The White Walkers have a major grudge against living humans, and they can cause a surprising amount of damage for being creepy walking skeleton things. If you don’t happen to have a dragon-glass blade handy, your house could turn into their next target for destruction. Don’t underestimate the amount of damage a White Walker can cause. Another thought – would your insurance cover you if you had to set fire to your house to rid it of the White Walkers? Is there a clause for that in your policy?

3. Insuring a castle.

So, there are a lot of castles in Game of Thrones, from Winterfell to King’s Landing to the Eyrie. They’re imposing, built of stone, and have really high walls. And though the noble families that own them are typically very wealthy, that doesn’t mean they necessarily want to rebuild a castle from the ground up. Which leads us to our next question – what insurance would the Starks, Lannisters, or Arrons need for their castles?

We’re going to operate under the assumption that a castle would be considered a home and not a commercial property. The families inhabiting the castle would need some sort of coverage to protect the structure itself from losses like fire so they could get some help rebuilding if the fortress burned down. They’d also need some coverage to protect the belongings in the castle. (Cersei would probably want to consider some sort of endorsement to protect her crown as it’s a valuable item and her insurance policy might not offer enough coverage for it.)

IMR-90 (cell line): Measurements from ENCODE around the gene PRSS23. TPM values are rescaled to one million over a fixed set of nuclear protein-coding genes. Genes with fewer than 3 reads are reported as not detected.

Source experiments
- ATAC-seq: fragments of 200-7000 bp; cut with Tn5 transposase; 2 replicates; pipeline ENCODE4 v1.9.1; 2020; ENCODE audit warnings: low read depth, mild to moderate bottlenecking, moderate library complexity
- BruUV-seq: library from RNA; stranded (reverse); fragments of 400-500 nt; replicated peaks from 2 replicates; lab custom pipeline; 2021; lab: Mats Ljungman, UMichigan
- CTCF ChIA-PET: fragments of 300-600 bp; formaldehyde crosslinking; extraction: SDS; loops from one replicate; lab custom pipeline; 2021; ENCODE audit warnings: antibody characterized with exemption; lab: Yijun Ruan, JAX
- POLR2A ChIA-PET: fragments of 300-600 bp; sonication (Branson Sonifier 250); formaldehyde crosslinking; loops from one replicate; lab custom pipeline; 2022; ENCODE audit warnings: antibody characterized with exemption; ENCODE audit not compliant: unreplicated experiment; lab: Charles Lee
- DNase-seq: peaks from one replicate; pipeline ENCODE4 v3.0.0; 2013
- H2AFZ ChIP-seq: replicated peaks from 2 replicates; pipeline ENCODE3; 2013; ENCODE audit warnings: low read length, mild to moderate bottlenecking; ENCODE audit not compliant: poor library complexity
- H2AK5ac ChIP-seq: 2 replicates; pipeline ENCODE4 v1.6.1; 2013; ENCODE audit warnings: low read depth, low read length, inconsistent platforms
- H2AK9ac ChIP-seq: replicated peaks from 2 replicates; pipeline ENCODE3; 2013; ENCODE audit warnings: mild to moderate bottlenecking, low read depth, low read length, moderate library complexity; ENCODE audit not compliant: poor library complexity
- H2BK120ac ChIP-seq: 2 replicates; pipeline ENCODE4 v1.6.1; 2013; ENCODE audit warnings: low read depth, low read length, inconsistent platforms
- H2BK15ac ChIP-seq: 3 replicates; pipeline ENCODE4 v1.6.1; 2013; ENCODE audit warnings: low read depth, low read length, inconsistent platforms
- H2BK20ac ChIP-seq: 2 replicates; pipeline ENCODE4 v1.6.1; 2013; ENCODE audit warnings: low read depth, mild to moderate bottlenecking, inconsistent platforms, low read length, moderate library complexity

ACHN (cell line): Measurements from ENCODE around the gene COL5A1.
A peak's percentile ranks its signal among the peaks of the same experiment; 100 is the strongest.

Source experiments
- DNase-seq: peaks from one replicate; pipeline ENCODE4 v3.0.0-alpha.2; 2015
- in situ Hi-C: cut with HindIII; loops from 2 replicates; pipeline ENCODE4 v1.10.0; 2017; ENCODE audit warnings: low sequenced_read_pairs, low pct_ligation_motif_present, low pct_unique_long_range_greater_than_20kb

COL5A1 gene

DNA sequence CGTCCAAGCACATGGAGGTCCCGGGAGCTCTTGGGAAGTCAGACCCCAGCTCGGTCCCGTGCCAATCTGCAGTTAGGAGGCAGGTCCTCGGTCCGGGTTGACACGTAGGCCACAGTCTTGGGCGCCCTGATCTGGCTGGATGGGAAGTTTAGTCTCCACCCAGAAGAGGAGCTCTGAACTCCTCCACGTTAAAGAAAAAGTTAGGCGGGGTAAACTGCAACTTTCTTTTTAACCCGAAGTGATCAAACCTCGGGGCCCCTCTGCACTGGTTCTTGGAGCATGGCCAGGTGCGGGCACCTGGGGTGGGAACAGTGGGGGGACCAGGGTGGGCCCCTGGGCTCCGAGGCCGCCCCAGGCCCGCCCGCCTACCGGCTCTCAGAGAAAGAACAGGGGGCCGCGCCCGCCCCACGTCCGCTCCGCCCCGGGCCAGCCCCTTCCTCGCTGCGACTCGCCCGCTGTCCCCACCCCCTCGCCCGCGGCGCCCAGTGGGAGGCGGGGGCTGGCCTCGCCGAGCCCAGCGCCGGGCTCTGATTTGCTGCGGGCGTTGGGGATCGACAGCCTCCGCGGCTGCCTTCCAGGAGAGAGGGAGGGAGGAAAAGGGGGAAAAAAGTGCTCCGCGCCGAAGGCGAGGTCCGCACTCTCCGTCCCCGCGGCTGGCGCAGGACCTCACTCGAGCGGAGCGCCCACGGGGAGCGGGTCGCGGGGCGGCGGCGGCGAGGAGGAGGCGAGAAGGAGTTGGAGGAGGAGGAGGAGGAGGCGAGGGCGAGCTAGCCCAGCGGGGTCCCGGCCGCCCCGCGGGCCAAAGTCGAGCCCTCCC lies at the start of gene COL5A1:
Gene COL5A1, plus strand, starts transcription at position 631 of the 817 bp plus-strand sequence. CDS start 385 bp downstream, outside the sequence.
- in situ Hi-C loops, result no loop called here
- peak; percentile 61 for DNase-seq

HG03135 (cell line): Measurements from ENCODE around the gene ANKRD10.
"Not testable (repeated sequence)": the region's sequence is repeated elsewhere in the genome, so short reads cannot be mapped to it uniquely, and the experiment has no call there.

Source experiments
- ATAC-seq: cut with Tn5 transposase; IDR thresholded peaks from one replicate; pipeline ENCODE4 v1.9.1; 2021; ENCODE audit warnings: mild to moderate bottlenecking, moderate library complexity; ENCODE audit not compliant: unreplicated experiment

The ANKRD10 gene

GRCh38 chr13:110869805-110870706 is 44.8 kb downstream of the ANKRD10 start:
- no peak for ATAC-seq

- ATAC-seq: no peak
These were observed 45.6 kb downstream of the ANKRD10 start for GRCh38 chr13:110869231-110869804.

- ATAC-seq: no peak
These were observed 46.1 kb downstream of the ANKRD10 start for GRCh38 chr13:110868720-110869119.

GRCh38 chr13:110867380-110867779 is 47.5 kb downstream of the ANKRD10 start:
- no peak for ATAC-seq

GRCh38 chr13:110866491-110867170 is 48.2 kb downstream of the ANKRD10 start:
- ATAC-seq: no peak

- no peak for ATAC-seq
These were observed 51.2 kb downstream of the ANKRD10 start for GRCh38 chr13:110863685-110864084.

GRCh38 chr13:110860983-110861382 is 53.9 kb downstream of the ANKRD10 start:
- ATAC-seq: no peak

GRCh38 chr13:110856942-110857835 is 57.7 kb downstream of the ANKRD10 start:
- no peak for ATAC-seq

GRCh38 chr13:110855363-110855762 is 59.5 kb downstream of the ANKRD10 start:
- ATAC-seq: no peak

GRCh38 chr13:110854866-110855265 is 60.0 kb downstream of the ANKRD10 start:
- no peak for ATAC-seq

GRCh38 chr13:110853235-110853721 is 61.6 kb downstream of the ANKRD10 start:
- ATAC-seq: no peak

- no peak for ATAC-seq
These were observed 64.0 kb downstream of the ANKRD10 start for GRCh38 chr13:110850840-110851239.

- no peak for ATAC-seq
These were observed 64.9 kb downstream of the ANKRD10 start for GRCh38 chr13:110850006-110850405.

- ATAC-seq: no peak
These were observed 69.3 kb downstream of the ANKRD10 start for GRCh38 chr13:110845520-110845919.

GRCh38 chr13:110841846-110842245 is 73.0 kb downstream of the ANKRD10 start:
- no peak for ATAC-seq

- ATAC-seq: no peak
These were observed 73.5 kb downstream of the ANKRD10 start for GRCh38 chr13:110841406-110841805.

It would also be a good idea to get liability insurance for the castle, as there are a lot of weapons and stuff and people could get hurt. Or trip and fall. Anyways, liability insurance could protect the castle-owner against claims of bodily injury and property damage.

And again, we can’t forget the White Walkers. The castle would need to make sure it had enough insurance for any White Walker damage that may or may not occur. Fighting the undead can get messy, and it can lead to a lot of property destruction (especially when fire seems to be one of the only things that work against the creepy skeleton things.) It would be important to make sure there’s no exclusion for White Walkers.

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Anyways, we’re looking forward to the series finale, though we’re also sad that the series will end. We have our predictions about how the series is going to end, but we’re resigned to the fact that none of them are probably right. We hope you enjoyed this exercise in insuring fantastical creatures and places!

Disclaimer: We are not affiliated or associated in any way with the companies listed. Each name and character is a trademark of that respective company. This article is for informational purposes only and does not supersede any language in the actual policy itself. Please refer to your policy for deductibles, exclusions, and other provisions.